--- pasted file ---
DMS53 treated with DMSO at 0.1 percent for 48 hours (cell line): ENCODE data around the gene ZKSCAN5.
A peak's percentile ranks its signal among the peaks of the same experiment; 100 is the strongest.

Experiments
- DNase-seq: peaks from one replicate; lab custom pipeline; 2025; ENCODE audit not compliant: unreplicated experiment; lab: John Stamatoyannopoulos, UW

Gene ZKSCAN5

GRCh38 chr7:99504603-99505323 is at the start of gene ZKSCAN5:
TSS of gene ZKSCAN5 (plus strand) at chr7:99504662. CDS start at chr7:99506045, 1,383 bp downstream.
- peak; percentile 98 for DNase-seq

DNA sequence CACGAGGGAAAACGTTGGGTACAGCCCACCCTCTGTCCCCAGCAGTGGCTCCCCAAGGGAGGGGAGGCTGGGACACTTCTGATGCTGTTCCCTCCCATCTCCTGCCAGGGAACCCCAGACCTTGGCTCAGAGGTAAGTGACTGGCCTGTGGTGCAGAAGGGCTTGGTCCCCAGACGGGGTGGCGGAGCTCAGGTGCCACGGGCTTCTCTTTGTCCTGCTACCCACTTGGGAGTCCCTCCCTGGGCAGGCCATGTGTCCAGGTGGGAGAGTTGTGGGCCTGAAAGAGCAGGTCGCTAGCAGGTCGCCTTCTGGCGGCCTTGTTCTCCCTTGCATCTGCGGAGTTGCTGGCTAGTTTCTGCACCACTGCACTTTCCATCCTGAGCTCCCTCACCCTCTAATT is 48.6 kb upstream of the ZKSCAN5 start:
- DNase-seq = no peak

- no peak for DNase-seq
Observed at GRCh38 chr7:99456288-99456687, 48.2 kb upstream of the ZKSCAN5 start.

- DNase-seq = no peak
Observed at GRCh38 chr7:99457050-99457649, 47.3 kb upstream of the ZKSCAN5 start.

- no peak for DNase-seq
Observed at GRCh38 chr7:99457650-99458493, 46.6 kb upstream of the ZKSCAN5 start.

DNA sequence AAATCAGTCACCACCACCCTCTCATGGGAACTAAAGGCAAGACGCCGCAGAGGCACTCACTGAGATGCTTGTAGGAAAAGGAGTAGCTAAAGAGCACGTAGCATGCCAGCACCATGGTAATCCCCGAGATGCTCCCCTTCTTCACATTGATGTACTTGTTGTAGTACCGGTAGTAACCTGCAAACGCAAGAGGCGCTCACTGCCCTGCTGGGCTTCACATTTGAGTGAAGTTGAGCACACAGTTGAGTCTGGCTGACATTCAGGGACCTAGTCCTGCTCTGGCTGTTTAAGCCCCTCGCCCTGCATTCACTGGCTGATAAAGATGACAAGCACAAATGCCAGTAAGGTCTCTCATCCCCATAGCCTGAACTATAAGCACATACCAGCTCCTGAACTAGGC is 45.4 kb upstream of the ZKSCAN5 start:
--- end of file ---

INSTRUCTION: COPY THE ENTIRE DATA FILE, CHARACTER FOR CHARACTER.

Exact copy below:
DMS53 treated with DMSO at 0.1 percent for 48 hours (cell line): ENCODE data around the gene ZKSCAN5.
A peak's percentile ranks its signal among the peaks of the same experiment; 100 is the strongest.

Experiments
- DNase-seq: peaks from one replicate; lab custom pipeline; 2025; ENCODE audit not compliant: unreplicated experiment; lab: John Stamatoyannopoulos, UW

Gene ZKSCAN5

GRCh38 chr7:99504603-99505323 is at the start of gene ZKSCAN5:
TSS of gene ZKSCAN5 (plus strand) at chr7:99504662. CDS start at chr7:99506045, 1,383 bp downstream.
- peak; percentile 98 for DNase-seq

DNA sequence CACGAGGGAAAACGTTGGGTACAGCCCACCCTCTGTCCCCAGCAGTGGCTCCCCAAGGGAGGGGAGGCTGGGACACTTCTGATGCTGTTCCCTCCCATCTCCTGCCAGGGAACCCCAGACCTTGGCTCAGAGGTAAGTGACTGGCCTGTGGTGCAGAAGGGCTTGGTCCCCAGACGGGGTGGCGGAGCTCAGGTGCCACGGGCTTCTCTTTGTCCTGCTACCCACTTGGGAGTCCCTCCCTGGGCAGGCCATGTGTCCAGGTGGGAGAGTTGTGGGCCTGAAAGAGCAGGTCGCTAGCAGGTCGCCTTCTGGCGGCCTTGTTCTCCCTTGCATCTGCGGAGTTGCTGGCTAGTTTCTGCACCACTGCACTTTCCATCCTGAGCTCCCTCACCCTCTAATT is 48.6 kb upstream of the ZKSCAN5 start:
- DNase-seq = no peak

- no peak for DNase-seq
Observed at GRCh38 chr7:99456288-99456687, 48.2 kb upstream of the ZKSCAN5 start.

- DNase-seq = no peak
Observed at GRCh38 chr7:99457050-99457649, 47.3 kb upstream of the ZKSCAN5 start.

- no peak for DNase-seq
Observed at GRCh38 chr7:99457650-99458493, 46.6 kb upstream of the ZKSCAN5 start.

DNA sequence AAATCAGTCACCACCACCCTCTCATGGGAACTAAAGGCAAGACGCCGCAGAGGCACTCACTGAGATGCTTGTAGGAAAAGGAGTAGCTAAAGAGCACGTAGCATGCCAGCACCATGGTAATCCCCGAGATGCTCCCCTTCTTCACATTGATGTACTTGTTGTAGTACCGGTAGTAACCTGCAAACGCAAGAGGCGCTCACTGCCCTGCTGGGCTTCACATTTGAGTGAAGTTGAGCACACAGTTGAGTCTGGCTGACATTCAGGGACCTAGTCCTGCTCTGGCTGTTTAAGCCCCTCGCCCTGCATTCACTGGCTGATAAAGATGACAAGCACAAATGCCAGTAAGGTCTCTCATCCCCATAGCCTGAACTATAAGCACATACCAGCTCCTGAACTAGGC is 45.4 kb upstream of the ZKSCAN5 start: